The Baylor Alumni Association will defend itself against a lawsuit filed by Baylor University about trademarked name rights and present a counterclaim against the university.
BAA President Keith Starr announced the news in written statement Wednesday. The lawsuit charges BAA is improperly using Baylor’s name and trademarks.
The lawsuit stems from long-standing tension between the two entities about BAA’s independent status.
A transition agreement crafted by Baylor regents and a group of elected BAA leaders and members of the board, which would have dissolved the organization’s charter, failed to secure enough votes from alumni association members to pass. Those leaders and several other association board members resigned after the failed vote.
“We have tried for several years now to reach an agreement with the university that enables us to preserve our name; the title of our magazine, the Baylor Line; and keeps our commitment to thousands of Baylor alumni,” Starr said in the release.
“However, the university has rejected our attempts at peace for over a decade and has chosen to continue its efforts to marginalize the BAA, up to and including suing its officially recognized alumni organization.”
Keith Starr is not related to Baylor President Ken Starr.
Keith Starr told the Tribune-Herald the BAA is finalizing options for legal counsel to represent the organization.
“The executive committee is disappointed that we find ourselves being sued by the institution we all care about,” Keith Starr said.
Baylor filed the lawsuit last week in Waco’s 74th District Court, arguing that it has severed the licensing agreements that previously allowed the BAA to use the university’s name and to operate as Baylor’s official alumni organization.
The alumni association previously has argued that those agreements, signed in 1993 and 1994, are in effect in perpetuity and cannot be terminated, which should allow the group to continue operating with the same name.
Baylor initially gave the BAA until Dec. 8 to stop using its name, a notice that followed the Sept. 7 vote on the transition agreement.
The agreement had approval from 55 percent of BAA members who voted on the issue in person, then a requirement in the group’s bylaws. But a two-thirds majority was needed to approve it.
The university is seeking a judgment ordering the group to cease using registered marks, including the name “Baylor” and “Baylor University.”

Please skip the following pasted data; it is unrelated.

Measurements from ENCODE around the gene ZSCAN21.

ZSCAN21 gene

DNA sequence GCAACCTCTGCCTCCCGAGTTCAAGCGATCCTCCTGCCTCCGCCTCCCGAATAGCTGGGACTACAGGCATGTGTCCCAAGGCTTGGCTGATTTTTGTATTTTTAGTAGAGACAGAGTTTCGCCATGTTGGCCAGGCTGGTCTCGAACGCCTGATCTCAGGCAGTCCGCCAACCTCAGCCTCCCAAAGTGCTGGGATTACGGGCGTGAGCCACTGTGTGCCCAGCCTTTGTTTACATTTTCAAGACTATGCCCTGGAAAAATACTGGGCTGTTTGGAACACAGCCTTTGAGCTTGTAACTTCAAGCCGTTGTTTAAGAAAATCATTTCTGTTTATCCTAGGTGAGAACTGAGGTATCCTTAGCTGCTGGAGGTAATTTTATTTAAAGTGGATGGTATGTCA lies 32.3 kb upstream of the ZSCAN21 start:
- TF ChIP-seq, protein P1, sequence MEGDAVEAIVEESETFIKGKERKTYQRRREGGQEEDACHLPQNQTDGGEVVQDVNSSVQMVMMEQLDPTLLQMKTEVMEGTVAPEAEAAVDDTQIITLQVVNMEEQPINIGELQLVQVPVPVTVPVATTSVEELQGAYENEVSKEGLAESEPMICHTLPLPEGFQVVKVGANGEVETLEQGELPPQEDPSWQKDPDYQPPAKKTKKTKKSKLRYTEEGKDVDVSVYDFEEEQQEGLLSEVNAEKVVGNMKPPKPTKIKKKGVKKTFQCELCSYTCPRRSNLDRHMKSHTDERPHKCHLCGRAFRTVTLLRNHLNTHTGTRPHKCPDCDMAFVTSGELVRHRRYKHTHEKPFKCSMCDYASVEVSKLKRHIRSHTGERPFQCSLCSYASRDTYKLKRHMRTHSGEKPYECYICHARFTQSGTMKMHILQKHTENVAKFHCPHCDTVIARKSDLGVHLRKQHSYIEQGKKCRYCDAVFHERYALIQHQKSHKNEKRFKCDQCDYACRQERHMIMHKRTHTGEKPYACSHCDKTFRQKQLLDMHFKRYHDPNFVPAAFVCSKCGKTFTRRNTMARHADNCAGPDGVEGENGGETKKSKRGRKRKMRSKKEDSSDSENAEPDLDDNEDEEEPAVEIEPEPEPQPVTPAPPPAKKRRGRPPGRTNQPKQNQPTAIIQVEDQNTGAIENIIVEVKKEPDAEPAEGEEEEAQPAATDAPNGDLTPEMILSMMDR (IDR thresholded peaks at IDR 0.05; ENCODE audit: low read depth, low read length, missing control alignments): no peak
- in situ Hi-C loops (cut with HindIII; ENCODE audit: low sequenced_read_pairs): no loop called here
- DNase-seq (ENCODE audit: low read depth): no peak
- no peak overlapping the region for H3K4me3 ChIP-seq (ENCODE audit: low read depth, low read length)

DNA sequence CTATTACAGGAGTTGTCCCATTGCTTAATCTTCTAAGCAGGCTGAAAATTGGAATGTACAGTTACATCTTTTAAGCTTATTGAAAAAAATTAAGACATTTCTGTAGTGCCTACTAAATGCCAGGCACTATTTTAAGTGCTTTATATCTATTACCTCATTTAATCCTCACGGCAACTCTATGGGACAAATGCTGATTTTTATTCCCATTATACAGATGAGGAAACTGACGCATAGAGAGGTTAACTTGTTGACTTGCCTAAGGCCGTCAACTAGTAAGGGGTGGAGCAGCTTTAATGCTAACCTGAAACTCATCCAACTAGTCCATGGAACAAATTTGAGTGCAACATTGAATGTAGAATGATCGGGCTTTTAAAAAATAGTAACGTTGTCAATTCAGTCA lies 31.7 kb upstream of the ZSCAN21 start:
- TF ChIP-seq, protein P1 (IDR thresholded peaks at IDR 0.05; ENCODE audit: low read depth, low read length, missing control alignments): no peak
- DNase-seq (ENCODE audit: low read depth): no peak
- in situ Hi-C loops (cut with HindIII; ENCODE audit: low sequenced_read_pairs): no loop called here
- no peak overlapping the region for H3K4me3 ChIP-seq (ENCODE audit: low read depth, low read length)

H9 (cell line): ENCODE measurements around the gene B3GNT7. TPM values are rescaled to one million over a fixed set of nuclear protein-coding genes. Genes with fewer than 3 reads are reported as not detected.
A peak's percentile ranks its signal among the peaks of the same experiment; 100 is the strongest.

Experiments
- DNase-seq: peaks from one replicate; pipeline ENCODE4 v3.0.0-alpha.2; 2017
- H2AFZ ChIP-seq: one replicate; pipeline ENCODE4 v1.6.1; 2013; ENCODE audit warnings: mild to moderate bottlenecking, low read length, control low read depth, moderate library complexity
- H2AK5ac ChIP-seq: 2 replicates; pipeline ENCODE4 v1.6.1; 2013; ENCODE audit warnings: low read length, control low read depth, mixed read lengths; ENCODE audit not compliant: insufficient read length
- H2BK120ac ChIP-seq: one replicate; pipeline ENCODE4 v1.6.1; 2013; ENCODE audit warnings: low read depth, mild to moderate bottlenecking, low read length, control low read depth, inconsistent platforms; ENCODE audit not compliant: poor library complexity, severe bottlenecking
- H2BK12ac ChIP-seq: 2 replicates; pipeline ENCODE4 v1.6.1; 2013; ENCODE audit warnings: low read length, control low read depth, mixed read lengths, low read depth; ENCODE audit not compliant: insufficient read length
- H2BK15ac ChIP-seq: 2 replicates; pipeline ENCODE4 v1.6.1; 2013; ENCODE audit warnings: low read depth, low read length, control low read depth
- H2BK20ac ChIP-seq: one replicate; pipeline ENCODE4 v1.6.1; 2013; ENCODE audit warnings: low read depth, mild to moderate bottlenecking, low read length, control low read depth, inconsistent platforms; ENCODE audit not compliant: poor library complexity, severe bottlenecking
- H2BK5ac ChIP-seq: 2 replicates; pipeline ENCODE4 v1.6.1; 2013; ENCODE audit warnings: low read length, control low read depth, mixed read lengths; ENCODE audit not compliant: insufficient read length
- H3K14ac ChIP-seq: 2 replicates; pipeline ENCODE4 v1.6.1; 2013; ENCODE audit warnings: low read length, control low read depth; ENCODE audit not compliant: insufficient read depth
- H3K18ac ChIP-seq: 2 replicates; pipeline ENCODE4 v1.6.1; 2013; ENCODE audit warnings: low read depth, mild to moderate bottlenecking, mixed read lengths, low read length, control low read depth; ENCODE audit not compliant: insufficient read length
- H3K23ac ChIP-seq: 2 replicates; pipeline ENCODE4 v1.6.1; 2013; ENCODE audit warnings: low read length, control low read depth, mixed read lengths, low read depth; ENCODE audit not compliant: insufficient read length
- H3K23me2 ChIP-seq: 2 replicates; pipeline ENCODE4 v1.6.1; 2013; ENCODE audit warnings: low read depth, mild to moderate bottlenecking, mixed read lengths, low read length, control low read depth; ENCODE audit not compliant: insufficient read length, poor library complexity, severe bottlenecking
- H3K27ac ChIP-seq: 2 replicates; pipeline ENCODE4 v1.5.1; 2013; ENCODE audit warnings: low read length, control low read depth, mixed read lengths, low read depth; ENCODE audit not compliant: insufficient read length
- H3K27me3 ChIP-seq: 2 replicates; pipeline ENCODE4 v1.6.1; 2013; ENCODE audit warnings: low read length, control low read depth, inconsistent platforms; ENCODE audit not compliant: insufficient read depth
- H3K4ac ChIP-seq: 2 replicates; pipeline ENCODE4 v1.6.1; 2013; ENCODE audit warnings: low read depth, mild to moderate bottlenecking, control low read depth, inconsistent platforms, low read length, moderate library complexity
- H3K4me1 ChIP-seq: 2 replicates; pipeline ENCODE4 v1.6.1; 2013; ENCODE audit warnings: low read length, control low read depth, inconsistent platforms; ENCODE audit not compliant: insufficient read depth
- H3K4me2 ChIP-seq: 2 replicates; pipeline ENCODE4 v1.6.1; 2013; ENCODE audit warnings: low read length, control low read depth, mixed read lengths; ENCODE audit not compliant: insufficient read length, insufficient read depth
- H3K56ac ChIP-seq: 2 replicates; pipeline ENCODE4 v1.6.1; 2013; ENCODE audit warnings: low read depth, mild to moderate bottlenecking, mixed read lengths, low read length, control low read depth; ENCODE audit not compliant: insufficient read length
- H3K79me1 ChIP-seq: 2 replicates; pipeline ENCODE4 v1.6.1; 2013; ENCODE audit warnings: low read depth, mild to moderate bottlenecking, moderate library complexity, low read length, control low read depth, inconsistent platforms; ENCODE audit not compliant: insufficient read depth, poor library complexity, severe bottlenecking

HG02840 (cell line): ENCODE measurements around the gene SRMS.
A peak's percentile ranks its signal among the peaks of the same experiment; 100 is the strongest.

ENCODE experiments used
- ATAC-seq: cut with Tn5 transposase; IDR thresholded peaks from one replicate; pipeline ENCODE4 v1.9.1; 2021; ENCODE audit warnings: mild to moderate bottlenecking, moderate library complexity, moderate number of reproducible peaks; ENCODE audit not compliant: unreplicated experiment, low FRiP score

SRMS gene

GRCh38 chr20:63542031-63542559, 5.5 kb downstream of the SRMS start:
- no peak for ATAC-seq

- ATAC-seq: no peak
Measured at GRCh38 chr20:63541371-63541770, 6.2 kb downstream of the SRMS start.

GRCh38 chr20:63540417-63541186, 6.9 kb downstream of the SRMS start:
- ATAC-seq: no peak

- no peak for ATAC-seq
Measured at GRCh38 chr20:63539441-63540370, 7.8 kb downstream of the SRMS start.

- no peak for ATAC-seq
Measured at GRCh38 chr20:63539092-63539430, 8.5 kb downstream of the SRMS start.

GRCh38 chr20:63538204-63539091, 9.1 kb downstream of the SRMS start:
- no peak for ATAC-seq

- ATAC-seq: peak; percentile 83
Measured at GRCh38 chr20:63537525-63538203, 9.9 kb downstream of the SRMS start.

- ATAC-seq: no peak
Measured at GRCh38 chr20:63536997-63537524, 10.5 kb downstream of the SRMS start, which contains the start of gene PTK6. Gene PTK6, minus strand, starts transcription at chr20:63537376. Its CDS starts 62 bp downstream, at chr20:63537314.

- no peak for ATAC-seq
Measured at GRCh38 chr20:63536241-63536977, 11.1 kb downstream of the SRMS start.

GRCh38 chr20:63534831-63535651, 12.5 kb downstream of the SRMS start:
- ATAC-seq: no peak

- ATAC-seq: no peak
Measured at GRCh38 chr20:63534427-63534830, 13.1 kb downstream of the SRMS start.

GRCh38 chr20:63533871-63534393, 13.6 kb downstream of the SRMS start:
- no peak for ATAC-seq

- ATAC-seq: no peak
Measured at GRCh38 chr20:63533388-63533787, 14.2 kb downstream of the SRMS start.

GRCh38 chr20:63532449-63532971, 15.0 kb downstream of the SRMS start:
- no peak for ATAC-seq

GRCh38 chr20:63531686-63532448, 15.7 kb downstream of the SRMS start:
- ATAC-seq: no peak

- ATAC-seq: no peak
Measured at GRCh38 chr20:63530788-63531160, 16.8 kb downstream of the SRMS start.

The university also wants injunctive relief “to limit BAA’s purposes by reformation to provide only financial assistance to Baylor students.”
Baylor spokeswoman Lori Fogleman on Monday said the BAA has “failed to act in response to the university’s continued request to provide any real or concrete plan of action to Baylor. The university is moving to protect the interest of Baylor, its students and alumni by seeking appropriate legal relief rather than simply waiting further for some indication of actual progress from the association.”
Fogleman declined additional comment Wednesday on the BAA’s response.
Baylor charged in the lawsuit that the BAA has “abandoned its charitable purposes” as outlined in the association’s bylaws, including raising money for student scholarships.
The suit specifically notes a $1 million scholarship pledge from the BAA in February 2013 that was never completed, though the BAA has said the donation was not completed because of the discussions surrounding the transition agreement.
“(BAA) has not abandoned its charitable purpose, to the extent that its charitable purpose has been impeded by conduct of the university,” Keith Starr said.
Baylor hired 10 of the BAA’s staff after the vote on the transition agreement, Keith Starr said. But Fogleman said those hires were requested and approved by association leaders and included as part of the transition agreement. Though the agreement failed, Baylor went through with the hires.
Alumni center razed
The university in July razed the Hughes-Dillard Alumni Center the BAA had used as its headquarters since 1978, and later kicked the remaining BAA staff out of on-campus offices the organization had moved into, an action that followed the Dec. 8 deadline.
Fogleman said the same elected BAA leaders who agreed to the transition agreement also signed off on razing Hughes-Dillard in a separate document, a claim also made in Baylor’s lawsuit.
The BAA has continued to meet to discuss its future direction and mission. The group’s board of directors announced plans earlier this month to solicit feedback from members on three possible options — solely raising money for scholarships, focusing only on alumni communications or a combination of both activities.
Keith Starr said the BAA still will proceed with those plans.